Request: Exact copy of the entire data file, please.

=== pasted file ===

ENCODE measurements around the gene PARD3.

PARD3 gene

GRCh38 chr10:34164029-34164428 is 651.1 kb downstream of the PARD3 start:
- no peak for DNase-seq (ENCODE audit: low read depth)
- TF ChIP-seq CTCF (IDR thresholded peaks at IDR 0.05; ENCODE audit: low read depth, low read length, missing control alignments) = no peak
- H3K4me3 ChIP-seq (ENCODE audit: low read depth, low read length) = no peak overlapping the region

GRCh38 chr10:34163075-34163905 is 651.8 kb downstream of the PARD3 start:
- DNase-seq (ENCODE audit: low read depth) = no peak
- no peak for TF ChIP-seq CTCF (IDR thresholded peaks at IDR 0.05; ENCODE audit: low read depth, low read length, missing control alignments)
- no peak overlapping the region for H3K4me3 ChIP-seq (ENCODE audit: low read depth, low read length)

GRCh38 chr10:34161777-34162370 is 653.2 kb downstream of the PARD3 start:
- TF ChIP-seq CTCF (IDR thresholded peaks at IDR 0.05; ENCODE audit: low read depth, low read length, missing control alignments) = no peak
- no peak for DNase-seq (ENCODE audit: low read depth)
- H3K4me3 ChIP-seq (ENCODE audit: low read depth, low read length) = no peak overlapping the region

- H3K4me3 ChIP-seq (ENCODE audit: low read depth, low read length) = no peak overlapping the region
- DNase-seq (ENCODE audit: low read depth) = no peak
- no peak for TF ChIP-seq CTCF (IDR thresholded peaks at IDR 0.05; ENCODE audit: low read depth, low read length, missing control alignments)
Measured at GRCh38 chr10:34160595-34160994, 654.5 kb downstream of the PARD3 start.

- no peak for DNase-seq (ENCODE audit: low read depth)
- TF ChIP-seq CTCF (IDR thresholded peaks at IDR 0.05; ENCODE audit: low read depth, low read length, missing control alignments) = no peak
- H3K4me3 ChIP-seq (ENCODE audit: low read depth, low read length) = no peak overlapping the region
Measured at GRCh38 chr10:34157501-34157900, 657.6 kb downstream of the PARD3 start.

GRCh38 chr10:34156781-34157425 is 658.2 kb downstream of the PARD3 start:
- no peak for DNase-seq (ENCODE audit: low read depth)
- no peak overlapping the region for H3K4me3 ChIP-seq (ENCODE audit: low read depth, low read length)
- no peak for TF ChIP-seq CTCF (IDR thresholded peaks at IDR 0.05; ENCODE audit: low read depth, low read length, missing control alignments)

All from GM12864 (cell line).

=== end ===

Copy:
ENCODE measurements around the gene PARD3.

PARD3 gene

GRCh38 chr10:34164029-34164428 is 651.1 kb downstream of the PARD3 start:
- no peak for DNase-seq (ENCODE audit: low read depth)
- TF ChIP-seq CTCF (IDR thresholded peaks at IDR 0.05; ENCODE audit: low read depth, low read length, missing control alignments) = no peak
- H3K4me3 ChIP-seq (ENCODE audit: low read depth, low read length) = no peak overlapping the region

GRCh38 chr10:34163075-34163905 is 651.8 kb downstream of the PARD3 start:
- DNase-seq (ENCODE audit: low read depth) = no peak
- no peak for TF ChIP-seq CTCF (IDR thresholded peaks at IDR 0.05; ENCODE audit: low read depth, low read length, missing control alignments)
- no peak overlapping the region for H3K4me3 ChIP-seq (ENCODE audit: low read depth, low read length)

GRCh38 chr10:34161777-34162370 is 653.2 kb downstream of the PARD3 start:
- TF ChIP-seq CTCF (IDR thresholded peaks at IDR 0.05; ENCODE audit: low read depth, low read length, missing control alignments) = no peak
- no peak for DNase-seq (ENCODE audit: low read depth)
- H3K4me3 ChIP-seq (ENCODE audit: low read depth, low read length) = no peak overlapping the region

- H3K4me3 ChIP-seq (ENCODE audit: low read depth, low read length) = no peak overlapping the region
- DNase-seq (ENCODE audit: low read depth) = no peak
- no peak for TF ChIP-seq CTCF (IDR thresholded peaks at IDR 0.05; ENCODE audit: low read depth, low read length, missing control alignments)
Measured at GRCh38 chr10:34160595-34160994, 654.5 kb downstream of the PARD3 start.

- no peak for DNase-seq (ENCODE audit: low read depth)
- TF ChIP-seq CTCF (IDR thresholded peaks at IDR 0.05; ENCODE audit: low read depth, low read length, missing control alignments) = no peak
- H3K4me3 ChIP-seq (ENCODE audit: low read depth, low read length) = no peak overlapping the region
Measured at GRCh38 chr10:34157501-34157900, 657.6 kb downstream of the PARD3 start.

GRCh38 chr10:34156781-34157425 is 658.2 kb downstream of the PARD3 start:
- no peak for DNase-seq (ENCODE audit: low read depth)
- no peak overlapping the region for H3K4me3 ChIP-seq (ENCODE audit: low read depth, low read length)
- no peak for TF ChIP-seq CTCF (IDR thresholded peaks at IDR 0.05; ENCODE audit: low read depth, low read length, missing control alignments)

All from GM12864 (cell line).